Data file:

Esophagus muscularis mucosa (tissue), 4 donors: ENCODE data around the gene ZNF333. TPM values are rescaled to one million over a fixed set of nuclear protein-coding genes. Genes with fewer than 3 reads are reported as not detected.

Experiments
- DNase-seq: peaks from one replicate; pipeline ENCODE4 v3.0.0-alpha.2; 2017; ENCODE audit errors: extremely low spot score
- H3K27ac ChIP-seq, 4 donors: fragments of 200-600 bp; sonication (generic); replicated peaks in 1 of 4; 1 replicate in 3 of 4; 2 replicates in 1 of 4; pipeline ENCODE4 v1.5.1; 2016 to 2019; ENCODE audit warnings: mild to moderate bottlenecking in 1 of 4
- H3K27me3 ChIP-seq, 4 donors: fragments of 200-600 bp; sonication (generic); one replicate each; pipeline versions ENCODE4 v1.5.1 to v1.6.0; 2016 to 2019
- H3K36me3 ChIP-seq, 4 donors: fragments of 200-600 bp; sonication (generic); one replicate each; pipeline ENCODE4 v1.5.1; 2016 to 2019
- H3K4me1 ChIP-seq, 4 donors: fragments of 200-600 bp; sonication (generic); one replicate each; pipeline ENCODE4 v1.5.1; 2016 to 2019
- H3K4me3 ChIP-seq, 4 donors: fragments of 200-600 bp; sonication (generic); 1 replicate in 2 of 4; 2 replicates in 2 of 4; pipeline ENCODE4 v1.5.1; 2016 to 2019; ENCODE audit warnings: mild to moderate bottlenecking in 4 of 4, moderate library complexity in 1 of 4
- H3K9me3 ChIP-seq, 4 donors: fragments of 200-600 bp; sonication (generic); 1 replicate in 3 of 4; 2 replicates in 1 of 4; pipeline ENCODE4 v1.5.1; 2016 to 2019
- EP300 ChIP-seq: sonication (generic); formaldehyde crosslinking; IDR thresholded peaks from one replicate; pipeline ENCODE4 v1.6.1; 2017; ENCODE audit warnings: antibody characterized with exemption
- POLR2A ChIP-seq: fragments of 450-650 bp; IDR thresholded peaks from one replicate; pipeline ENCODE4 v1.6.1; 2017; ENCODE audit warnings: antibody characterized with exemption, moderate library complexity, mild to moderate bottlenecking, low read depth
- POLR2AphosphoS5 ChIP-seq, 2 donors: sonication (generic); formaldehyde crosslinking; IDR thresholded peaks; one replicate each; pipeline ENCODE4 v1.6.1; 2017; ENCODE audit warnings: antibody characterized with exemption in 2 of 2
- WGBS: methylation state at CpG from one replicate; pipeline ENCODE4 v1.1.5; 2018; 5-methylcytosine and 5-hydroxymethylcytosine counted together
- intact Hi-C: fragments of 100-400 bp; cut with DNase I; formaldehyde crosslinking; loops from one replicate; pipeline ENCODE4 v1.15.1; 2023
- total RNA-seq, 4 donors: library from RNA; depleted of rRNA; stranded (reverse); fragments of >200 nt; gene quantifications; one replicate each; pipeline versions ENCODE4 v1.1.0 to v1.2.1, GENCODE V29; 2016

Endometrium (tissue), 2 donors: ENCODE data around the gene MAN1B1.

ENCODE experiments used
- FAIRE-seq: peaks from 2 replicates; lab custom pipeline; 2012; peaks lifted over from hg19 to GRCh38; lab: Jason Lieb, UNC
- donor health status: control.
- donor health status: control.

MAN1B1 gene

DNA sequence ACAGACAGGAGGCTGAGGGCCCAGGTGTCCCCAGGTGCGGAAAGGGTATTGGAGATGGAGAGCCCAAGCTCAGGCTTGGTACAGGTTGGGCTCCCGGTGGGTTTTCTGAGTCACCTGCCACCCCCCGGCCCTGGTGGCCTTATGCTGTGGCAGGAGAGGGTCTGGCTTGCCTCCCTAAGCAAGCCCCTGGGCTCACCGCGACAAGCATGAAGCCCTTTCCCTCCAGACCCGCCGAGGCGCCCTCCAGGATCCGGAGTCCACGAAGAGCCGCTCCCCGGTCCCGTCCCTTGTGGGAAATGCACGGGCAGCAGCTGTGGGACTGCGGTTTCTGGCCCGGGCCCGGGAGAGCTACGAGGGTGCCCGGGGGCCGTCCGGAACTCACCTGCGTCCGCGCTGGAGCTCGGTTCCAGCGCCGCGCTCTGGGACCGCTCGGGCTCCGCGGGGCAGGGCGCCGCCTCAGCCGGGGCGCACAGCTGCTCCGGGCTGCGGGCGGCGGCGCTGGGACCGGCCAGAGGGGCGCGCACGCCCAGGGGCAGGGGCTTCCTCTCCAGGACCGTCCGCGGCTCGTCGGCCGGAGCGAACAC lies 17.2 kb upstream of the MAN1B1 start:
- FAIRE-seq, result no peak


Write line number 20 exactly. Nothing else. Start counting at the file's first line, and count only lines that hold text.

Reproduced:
- donor health status: control.